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How does your Edge Measure Up - Straight, Smile, Wavy or Frown


Well-Known Member
We often note the condition of the edge (before honing)… that is: pitting, chips, cracks warps, “dullness” and other such nuisance that would make sharpening or shaving difficult. However we seldom consider the profile of the edge… that is, the average “line” formed by the edge from heel to point. I believe the line or “shape” of the edge has great effect on the performance of the resulting edge. Unfortunately, the true shape of the edge when looking at the blade face-side, is not always obvious at first glance, a slight frown, almost invisible, will often result with a “lacking comfort” even after the best honing effort.

For example: (other things considered) with a frown most of the middle of the edge does not make good contact with the surface of the hone, this is because the middle is held-up off the surface by the hi spots (in this case the Heel and Point)… it’s almost like the “trough” side of a warped blade… the middle fails to make good contact the surface during the stroke, however, unlike a warped blade, nether side of a frown makes proper contact with the hone and the resulting edge just won’t “cut it”.

Note: a warped blade is not such a bad thing; with the proper technique can easily be honed, but it does help if you know it exists, however the physics, and thus technique of sharpening a blade in either condition is a little different… In other words, one condition you need to fix before successful sharpening, the other you cannot fix but you can still sharpen it successfully.
Note: A warp can indeed cause a frown to form at the edge (things do get complicated), but so long as you are aware of the condition your chance of success increase 10 fold.

As mentioned earlier the high spots are in firm contact with the surface of the hone, but the low spots are set back from the average line of the edge, nearer to the spine and thus is held up off the hone, not by much, only a few microns may be enough to prevent contact.

This text is getting long winded so without further delay lets move on to some examples in photos of a typical selection of “Not Yet Restored or Sharpened” auction acquisitions, let’s examine them one at a time.
It’s nothing special, just your typical straight edged square point 5/8th (11/16th) straight razor, but for those interested it’s a Top Flight manufactured by Burrell Cutlery Co, Ellicottville N. Y., this one just happen to have blued (black oxide) tang and white plastic scales Black wedge… (Incidentally I was surprised to discover the scale material is in fact PVC… Very unusual for a vintage razor… but we will discuss that in another thread).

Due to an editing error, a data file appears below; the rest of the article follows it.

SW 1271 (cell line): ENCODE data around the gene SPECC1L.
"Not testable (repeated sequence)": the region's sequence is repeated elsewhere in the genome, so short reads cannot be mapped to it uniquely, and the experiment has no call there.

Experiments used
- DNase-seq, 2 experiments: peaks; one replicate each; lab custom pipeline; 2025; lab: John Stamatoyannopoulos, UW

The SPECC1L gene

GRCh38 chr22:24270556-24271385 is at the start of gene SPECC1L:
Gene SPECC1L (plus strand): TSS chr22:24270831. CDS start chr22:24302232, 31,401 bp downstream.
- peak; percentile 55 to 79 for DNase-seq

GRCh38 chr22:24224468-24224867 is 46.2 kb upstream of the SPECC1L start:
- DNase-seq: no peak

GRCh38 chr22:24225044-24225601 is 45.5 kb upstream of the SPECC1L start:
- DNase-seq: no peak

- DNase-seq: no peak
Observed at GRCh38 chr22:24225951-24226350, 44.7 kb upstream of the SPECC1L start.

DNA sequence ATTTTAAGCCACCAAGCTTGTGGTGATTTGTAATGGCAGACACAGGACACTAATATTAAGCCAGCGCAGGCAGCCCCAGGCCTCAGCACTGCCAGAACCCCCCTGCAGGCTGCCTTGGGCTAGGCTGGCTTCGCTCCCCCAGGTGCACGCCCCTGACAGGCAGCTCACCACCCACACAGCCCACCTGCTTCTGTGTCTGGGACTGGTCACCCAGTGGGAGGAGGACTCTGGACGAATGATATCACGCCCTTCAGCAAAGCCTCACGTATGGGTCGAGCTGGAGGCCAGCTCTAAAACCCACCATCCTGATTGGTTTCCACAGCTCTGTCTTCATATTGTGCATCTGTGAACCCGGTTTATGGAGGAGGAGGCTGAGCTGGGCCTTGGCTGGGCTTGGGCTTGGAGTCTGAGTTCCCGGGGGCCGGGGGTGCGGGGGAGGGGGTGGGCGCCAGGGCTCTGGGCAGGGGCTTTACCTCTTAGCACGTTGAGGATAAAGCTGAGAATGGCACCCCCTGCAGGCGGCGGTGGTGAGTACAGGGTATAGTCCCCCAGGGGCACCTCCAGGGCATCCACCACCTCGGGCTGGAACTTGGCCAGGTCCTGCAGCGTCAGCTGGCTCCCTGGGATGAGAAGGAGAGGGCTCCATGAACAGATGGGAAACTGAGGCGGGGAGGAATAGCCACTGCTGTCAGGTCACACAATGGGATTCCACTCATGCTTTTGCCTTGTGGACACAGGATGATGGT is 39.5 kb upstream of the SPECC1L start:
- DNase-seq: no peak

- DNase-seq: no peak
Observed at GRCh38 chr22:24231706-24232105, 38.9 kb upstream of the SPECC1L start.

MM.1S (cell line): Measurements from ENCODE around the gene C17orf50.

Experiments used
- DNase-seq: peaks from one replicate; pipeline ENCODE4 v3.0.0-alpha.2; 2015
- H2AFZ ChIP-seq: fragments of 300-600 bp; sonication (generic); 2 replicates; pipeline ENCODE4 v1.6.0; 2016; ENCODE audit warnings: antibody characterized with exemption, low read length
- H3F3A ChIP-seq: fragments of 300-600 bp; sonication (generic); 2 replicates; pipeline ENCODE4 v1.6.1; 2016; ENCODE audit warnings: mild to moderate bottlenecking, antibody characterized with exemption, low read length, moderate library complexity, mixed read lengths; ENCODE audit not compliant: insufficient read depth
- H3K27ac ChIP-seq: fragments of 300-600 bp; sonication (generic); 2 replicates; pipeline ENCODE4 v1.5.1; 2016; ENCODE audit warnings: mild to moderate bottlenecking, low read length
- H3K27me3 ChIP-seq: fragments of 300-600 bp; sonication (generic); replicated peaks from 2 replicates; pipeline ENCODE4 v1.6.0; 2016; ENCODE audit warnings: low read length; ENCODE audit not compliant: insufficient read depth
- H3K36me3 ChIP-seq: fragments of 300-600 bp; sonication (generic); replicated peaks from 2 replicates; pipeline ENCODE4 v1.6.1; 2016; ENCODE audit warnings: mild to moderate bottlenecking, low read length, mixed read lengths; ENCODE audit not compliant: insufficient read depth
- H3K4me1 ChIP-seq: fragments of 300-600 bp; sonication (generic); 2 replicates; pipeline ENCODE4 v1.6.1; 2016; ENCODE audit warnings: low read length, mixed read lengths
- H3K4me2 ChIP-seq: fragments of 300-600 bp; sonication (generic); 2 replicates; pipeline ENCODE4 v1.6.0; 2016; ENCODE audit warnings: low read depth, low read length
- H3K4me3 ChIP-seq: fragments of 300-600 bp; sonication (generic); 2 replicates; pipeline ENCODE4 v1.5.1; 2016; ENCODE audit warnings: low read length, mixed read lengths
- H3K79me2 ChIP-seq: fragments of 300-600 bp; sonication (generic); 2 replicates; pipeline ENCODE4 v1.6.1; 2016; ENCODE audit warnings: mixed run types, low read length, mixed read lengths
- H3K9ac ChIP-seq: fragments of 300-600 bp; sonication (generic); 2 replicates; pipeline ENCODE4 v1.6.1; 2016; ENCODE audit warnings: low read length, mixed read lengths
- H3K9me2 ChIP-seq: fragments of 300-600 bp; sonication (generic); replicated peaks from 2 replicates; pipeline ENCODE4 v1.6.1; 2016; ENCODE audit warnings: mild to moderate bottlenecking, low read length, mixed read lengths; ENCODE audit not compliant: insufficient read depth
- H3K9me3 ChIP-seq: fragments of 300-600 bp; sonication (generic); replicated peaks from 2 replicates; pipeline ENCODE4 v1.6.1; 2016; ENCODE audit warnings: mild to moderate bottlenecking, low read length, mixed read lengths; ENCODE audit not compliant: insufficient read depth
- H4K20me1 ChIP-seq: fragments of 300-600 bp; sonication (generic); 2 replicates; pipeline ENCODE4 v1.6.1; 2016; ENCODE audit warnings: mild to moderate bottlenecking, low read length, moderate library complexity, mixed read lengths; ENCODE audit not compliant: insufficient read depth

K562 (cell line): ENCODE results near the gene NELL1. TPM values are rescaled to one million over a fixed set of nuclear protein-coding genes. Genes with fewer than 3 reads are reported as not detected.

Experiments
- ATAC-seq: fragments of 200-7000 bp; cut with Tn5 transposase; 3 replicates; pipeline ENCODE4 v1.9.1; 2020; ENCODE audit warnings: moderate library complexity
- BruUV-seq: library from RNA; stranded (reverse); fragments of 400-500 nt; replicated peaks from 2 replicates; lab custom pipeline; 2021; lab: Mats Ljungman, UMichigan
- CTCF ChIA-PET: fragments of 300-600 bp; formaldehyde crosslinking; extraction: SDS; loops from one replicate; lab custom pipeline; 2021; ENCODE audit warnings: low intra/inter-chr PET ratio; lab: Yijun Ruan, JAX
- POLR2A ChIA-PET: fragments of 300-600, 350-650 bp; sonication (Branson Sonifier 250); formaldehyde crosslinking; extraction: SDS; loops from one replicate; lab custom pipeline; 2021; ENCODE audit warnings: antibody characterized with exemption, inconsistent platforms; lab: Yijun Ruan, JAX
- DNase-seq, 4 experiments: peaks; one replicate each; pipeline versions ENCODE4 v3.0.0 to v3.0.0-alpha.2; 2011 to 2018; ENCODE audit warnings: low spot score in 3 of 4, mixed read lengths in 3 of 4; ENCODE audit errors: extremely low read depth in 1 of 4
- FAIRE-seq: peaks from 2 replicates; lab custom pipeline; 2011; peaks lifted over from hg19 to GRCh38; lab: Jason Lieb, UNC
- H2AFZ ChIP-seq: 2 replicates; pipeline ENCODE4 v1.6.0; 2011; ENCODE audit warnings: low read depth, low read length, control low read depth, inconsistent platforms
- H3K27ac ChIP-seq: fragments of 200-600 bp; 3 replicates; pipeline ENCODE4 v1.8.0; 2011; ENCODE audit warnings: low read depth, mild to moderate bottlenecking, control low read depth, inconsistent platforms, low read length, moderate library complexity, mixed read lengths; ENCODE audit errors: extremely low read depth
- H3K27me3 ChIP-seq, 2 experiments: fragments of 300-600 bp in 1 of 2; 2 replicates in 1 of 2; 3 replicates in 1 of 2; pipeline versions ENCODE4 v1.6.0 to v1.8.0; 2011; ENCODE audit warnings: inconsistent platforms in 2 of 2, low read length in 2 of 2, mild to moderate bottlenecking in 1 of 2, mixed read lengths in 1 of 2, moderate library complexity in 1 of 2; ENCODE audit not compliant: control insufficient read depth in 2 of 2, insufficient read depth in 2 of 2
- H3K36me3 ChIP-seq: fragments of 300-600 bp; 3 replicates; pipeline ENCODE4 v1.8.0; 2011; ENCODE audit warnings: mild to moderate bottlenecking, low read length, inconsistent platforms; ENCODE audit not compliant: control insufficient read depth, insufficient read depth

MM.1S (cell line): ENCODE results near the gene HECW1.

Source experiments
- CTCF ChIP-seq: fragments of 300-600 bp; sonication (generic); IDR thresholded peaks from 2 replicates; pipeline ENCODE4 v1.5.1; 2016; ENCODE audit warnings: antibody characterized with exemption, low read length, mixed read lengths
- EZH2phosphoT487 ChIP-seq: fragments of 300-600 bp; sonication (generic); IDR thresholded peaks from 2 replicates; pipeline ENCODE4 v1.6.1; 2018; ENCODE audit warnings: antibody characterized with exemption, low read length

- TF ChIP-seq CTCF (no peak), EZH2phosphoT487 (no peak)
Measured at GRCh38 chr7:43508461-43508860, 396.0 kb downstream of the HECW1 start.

Looking face-side it may not be apparent that the blade has a slight frown, of course to be sure we could place the blade against a flat surface such as the surface hone.
However if a straight edge is not available (for example you are in an Antique shop), or the blade is “shave ready” (obviously you don’t want to stand a good edge against the hone now do you?) here is a quick way to check;

Open the razor to the 270 degree (as if you are about to shave with it) then flip it upside down and look in a straight line down the edge from heel to point, and most any “profile” imperfection will be immediately obvious.

Now of you are not too concerned with the sharpness of the edge you may stand the blade upon its edge on the hone and if there is some imperfection, then light can be easily seen in the middle of the blade… in this case a frown.
Here is a typical 6/8th Round Point manufactured by J. Wiss & Sons Co. Newark N. J., USA. “Wiss Sure Comfort”. The edge looks to have a nice comfortable smile…

With the exception of a few tiny rust spots lololol, looks ready for the hones and a good shave, however, flip the blade and look down the edge and we see a wavy edge that appears to have two frowns.